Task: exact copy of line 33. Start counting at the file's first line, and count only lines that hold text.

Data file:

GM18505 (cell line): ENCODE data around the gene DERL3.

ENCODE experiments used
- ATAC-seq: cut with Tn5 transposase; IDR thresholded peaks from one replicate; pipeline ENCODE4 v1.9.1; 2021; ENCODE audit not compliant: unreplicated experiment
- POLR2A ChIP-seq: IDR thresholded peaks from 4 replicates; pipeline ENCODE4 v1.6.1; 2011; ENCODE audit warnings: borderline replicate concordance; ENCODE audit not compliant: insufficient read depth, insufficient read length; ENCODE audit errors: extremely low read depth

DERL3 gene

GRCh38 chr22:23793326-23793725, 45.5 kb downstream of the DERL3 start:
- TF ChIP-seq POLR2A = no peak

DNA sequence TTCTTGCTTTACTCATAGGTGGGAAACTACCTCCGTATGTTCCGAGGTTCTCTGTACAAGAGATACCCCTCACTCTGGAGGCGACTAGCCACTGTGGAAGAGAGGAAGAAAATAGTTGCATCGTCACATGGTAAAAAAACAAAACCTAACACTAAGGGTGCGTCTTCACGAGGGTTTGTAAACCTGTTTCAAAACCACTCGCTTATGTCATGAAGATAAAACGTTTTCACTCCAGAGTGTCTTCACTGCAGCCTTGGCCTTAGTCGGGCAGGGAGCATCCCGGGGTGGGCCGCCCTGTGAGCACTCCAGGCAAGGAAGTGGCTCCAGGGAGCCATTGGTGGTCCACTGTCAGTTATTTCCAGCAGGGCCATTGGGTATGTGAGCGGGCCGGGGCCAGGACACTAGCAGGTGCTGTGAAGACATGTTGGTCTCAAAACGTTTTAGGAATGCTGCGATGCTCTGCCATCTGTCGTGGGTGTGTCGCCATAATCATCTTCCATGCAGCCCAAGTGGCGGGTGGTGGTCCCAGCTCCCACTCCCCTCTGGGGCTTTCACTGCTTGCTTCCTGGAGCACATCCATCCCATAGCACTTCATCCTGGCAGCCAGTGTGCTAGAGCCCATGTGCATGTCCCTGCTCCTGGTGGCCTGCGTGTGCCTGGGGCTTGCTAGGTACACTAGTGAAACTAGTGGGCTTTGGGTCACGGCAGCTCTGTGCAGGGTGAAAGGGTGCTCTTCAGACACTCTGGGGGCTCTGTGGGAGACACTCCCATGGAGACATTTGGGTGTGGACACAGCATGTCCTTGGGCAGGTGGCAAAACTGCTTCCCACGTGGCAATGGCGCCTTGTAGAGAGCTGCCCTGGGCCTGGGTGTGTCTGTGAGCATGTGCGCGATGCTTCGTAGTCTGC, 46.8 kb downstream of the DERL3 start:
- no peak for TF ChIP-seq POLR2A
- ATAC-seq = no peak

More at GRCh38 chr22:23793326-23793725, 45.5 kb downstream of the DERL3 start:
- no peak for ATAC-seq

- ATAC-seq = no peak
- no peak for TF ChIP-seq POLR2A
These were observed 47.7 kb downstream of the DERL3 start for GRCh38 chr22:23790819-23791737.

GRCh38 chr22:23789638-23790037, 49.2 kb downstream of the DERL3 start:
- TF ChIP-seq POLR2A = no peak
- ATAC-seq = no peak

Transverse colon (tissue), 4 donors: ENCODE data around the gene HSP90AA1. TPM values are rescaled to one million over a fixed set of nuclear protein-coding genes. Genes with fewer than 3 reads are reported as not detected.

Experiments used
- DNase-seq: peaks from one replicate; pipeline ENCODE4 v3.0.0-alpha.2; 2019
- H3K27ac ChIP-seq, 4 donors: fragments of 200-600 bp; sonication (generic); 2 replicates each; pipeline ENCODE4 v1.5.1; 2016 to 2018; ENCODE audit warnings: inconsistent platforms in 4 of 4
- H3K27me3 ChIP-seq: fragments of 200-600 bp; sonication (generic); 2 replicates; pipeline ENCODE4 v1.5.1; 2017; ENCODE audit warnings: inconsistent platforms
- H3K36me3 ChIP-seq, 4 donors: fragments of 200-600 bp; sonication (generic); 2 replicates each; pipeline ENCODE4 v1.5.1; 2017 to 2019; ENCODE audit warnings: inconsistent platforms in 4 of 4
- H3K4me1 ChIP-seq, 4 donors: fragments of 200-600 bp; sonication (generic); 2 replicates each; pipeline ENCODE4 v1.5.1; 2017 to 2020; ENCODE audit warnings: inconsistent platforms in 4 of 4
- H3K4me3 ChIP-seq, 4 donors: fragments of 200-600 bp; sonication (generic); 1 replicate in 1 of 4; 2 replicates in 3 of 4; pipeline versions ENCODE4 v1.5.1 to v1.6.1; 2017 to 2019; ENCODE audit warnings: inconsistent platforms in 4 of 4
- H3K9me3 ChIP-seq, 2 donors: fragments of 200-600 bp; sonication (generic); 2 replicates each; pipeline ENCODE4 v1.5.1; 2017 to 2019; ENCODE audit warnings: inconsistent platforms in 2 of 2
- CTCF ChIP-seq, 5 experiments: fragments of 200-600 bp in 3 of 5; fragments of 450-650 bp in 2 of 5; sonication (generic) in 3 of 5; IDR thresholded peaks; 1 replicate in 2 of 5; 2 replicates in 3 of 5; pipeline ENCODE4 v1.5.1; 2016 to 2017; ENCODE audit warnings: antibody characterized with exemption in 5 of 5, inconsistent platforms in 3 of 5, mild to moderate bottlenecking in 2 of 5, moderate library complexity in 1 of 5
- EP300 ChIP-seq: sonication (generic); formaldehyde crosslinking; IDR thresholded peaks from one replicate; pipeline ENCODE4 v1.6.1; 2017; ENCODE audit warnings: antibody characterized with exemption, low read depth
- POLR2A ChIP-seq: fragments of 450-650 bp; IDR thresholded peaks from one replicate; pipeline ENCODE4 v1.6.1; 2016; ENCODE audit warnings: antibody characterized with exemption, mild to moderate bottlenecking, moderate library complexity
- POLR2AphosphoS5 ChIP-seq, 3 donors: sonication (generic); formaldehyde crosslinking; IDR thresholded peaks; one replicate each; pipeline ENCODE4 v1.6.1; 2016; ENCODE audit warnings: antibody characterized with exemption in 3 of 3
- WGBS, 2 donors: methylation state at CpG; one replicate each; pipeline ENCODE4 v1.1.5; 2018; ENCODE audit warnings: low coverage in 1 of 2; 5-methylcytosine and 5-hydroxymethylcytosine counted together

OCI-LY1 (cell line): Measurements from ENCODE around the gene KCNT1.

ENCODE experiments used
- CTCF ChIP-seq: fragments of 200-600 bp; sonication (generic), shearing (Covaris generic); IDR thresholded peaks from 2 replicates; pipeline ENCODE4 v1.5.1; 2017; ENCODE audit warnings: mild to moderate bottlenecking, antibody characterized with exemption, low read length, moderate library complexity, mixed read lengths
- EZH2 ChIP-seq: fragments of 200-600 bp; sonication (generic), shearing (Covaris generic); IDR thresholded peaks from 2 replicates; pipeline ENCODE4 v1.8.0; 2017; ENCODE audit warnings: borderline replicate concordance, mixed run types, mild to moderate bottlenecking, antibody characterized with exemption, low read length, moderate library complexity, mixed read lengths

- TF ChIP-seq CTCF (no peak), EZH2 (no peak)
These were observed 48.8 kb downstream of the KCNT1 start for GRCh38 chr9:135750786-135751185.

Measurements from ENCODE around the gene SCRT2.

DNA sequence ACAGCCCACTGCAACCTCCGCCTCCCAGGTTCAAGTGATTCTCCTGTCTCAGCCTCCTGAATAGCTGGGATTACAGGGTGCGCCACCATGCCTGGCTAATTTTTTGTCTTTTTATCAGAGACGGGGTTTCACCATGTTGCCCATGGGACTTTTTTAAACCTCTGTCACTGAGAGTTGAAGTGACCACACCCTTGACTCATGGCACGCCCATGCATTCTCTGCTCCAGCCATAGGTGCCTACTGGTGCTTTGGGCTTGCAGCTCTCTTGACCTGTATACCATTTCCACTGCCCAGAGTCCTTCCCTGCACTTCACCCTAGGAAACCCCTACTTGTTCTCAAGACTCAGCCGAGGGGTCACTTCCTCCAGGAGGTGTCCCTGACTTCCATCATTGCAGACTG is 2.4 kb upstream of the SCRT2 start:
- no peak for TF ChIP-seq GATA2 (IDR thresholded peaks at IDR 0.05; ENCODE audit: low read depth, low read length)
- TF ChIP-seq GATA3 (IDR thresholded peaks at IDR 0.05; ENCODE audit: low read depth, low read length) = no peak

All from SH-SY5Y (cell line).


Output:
OCI-LY1 (cell line): Measurements from ENCODE around the gene KCNT1.